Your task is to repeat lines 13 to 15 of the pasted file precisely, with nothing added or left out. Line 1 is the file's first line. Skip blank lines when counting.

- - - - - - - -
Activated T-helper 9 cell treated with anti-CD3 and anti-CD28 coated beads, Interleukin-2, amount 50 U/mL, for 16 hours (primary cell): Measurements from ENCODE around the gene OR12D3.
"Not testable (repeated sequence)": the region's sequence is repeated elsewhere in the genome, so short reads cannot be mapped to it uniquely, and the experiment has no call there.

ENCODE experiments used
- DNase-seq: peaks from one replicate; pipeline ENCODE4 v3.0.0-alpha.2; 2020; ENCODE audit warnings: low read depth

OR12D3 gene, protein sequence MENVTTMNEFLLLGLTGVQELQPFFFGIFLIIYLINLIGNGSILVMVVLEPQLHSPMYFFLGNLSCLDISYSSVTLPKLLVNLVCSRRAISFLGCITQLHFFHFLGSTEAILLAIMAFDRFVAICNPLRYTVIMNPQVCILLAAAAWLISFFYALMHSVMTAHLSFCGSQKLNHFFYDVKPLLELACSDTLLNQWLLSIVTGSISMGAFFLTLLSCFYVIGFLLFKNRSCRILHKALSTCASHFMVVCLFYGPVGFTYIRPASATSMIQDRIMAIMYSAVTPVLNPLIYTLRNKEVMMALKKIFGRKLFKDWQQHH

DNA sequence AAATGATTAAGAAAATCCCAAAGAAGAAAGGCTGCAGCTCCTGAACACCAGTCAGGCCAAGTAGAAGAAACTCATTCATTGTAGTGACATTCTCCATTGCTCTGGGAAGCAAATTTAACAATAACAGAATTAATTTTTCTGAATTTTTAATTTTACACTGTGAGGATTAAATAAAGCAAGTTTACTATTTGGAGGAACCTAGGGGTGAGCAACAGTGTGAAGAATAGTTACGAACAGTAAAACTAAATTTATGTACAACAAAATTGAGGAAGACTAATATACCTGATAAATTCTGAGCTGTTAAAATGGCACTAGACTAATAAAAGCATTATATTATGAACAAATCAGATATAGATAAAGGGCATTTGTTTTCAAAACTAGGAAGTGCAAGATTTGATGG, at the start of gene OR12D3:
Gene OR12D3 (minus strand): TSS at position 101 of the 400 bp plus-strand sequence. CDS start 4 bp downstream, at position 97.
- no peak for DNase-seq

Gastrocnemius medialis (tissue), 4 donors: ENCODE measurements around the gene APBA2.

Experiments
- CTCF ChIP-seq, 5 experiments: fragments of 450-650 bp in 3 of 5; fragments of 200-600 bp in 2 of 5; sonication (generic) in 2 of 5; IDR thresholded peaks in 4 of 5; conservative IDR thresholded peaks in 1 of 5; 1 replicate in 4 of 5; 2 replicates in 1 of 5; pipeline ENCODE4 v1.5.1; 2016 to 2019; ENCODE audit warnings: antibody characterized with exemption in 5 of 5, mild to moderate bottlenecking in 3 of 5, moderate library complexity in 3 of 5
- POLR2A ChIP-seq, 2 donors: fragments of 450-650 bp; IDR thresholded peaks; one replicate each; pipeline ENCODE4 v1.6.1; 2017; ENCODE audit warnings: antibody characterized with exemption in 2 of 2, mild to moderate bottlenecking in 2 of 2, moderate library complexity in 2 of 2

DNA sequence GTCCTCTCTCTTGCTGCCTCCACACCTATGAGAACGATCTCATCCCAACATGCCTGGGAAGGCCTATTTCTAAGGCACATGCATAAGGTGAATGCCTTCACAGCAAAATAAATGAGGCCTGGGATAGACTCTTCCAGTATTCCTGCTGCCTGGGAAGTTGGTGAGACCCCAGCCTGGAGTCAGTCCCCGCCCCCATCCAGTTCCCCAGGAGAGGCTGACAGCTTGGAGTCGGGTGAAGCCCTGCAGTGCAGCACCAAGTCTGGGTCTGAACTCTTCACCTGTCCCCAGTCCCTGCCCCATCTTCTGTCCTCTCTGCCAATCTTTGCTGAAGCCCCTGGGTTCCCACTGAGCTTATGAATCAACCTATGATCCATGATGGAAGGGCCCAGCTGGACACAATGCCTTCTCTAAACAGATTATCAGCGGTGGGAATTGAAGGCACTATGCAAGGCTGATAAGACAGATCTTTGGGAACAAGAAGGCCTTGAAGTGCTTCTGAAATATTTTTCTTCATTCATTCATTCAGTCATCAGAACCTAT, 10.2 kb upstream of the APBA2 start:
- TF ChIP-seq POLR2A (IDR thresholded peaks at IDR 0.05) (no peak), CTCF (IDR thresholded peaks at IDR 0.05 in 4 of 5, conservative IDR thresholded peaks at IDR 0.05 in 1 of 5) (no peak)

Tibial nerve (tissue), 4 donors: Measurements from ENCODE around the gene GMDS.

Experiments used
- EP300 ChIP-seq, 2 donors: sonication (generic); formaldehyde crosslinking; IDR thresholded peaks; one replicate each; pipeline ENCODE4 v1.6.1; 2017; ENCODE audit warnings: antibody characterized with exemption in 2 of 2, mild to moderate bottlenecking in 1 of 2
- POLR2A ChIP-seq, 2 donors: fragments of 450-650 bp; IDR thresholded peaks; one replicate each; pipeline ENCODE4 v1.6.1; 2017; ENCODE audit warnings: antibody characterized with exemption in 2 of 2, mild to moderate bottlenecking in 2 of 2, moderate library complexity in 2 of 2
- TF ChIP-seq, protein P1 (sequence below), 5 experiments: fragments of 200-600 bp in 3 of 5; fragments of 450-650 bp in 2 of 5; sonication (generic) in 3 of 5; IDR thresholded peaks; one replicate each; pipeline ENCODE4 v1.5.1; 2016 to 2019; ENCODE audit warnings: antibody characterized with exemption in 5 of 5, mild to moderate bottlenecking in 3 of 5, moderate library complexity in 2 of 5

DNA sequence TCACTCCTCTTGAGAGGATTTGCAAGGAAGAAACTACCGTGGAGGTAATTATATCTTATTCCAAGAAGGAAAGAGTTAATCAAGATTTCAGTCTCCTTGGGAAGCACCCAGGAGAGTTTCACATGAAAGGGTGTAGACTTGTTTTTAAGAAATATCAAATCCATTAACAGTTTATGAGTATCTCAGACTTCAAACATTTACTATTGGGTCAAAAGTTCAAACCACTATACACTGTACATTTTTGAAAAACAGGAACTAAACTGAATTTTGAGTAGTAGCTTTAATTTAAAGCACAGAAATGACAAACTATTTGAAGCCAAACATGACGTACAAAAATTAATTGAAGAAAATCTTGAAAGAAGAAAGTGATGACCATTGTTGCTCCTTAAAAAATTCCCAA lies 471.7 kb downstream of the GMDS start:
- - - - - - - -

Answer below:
DNA sequence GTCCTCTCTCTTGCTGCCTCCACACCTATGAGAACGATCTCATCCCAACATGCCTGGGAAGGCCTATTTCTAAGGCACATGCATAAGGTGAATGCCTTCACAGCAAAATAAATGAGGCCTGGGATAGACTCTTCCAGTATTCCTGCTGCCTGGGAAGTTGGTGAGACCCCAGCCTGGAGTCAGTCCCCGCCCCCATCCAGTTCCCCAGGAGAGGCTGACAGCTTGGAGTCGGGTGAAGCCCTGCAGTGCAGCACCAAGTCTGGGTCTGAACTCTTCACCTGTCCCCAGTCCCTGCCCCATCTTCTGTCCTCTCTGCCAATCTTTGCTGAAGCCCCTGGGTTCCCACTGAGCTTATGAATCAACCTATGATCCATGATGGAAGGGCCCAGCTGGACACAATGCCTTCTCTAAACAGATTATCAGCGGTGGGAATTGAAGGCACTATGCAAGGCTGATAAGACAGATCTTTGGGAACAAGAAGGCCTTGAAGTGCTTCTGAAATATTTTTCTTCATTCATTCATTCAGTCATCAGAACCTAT, 10.2 kb upstream of the APBA2 start:
- TF ChIP-seq POLR2A (IDR thresholded peaks at IDR 0.05) (no peak), CTCF (IDR thresholded peaks at IDR 0.05 in 4 of 5, conservative IDR thresholded peaks at IDR 0.05 in 1 of 5) (no peak)

Tibial nerve (tissue), 4 donors: Measurements from ENCODE around the gene GMDS.